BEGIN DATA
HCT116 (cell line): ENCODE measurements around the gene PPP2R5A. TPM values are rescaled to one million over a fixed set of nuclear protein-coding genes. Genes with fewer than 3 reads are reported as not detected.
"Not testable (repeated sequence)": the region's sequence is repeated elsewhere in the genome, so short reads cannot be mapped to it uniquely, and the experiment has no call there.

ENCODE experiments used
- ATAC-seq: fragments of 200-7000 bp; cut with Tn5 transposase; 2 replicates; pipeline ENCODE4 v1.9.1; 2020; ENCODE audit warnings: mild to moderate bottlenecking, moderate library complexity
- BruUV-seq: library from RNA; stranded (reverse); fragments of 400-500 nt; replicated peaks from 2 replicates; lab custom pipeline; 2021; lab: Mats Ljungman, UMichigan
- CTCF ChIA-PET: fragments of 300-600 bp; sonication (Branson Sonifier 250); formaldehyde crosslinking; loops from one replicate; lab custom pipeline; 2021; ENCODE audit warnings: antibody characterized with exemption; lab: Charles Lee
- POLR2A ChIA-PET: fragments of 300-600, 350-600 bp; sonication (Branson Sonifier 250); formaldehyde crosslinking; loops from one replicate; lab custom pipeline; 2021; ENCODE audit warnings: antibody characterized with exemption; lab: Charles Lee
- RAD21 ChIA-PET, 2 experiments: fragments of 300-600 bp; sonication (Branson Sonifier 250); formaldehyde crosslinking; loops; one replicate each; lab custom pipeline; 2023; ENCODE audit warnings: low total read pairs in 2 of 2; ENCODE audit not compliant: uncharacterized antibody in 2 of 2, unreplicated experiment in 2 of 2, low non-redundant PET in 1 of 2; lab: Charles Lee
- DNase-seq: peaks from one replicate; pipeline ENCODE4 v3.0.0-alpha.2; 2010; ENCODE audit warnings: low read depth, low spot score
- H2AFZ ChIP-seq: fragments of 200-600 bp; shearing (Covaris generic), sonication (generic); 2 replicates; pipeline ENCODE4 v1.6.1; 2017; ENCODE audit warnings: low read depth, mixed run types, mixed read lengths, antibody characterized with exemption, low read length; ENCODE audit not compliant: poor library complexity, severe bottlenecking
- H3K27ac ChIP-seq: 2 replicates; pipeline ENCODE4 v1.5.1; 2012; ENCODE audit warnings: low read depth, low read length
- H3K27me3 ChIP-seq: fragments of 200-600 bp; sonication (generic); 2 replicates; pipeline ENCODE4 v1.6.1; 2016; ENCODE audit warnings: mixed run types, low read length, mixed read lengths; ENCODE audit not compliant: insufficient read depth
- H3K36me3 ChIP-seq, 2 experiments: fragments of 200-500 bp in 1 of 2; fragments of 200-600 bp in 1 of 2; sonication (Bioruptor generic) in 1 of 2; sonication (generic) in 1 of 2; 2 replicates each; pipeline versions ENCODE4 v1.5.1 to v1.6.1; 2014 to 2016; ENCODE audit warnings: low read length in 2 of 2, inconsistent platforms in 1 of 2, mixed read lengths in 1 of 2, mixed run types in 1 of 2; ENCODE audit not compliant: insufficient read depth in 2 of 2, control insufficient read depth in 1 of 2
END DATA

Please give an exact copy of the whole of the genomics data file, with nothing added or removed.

HCT116 (cell line): ENCODE measurements around the gene PPP2R5A. TPM values are rescaled to one million over a fixed set of nuclear protein-coding genes. Genes with fewer than 3 reads are reported as not detected.
"Not testable (repeated sequence)": the region's sequence is repeated elsewhere in the genome, so short reads cannot be mapped to it uniquely, and the experiment has no call there.

ENCODE experiments used
- ATAC-seq: fragments of 200-7000 bp; cut with Tn5 transposase; 2 replicates; pipeline ENCODE4 v1.9.1; 2020; ENCODE audit warnings: mild to moderate bottlenecking, moderate library complexity
- BruUV-seq: library from RNA; stranded (reverse); fragments of 400-500 nt; replicated peaks from 2 replicates; lab custom pipeline; 2021; lab: Mats Ljungman, UMichigan
- CTCF ChIA-PET: fragments of 300-600 bp; sonication (Branson Sonifier 250); formaldehyde crosslinking; loops from one replicate; lab custom pipeline; 2021; ENCODE audit warnings: antibody characterized with exemption; lab: Charles Lee
- POLR2A ChIA-PET: fragments of 300-600, 350-600 bp; sonication (Branson Sonifier 250); formaldehyde crosslinking; loops from one replicate; lab custom pipeline; 2021; ENCODE audit warnings: antibody characterized with exemption; lab: Charles Lee
- RAD21 ChIA-PET, 2 experiments: fragments of 300-600 bp; sonication (Branson Sonifier 250); formaldehyde crosslinking; loops; one replicate each; lab custom pipeline; 2023; ENCODE audit warnings: low total read pairs in 2 of 2; ENCODE audit not compliant: uncharacterized antibody in 2 of 2, unreplicated experiment in 2 of 2, low non-redundant PET in 1 of 2; lab: Charles Lee
- DNase-seq: peaks from one replicate; pipeline ENCODE4 v3.0.0-alpha.2; 2010; ENCODE audit warnings: low read depth, low spot score
- H2AFZ ChIP-seq: fragments of 200-600 bp; shearing (Covaris generic), sonication (generic); 2 replicates; pipeline ENCODE4 v1.6.1; 2017; ENCODE audit warnings: low read depth, mixed run types, mixed read lengths, antibody characterized with exemption, low read length; ENCODE audit not compliant: poor library complexity, severe bottlenecking
- H3K27ac ChIP-seq: 2 replicates; pipeline ENCODE4 v1.5.1; 2012; ENCODE audit warnings: low read depth, low read length
- H3K27me3 ChIP-seq: fragments of 200-600 bp; sonication (generic); 2 replicates; pipeline ENCODE4 v1.6.1; 2016; ENCODE audit warnings: mixed run types, low read length, mixed read lengths; ENCODE audit not compliant: insufficient read depth
- H3K36me3 ChIP-seq, 2 experiments: fragments of 200-500 bp in 1 of 2; fragments of 200-600 bp in 1 of 2; sonication (Bioruptor generic) in 1 of 2; sonication (generic) in 1 of 2; 2 replicates each; pipeline versions ENCODE4 v1.5.1 to v1.6.1; 2014 to 2016; ENCODE audit warnings: low read length in 2 of 2, inconsistent platforms in 1 of 2, mixed read lengths in 1 of 2, mixed run types in 1 of 2; ENCODE audit not compliant: insufficient read depth in 2 of 2, control insufficient read depth in 1 of 2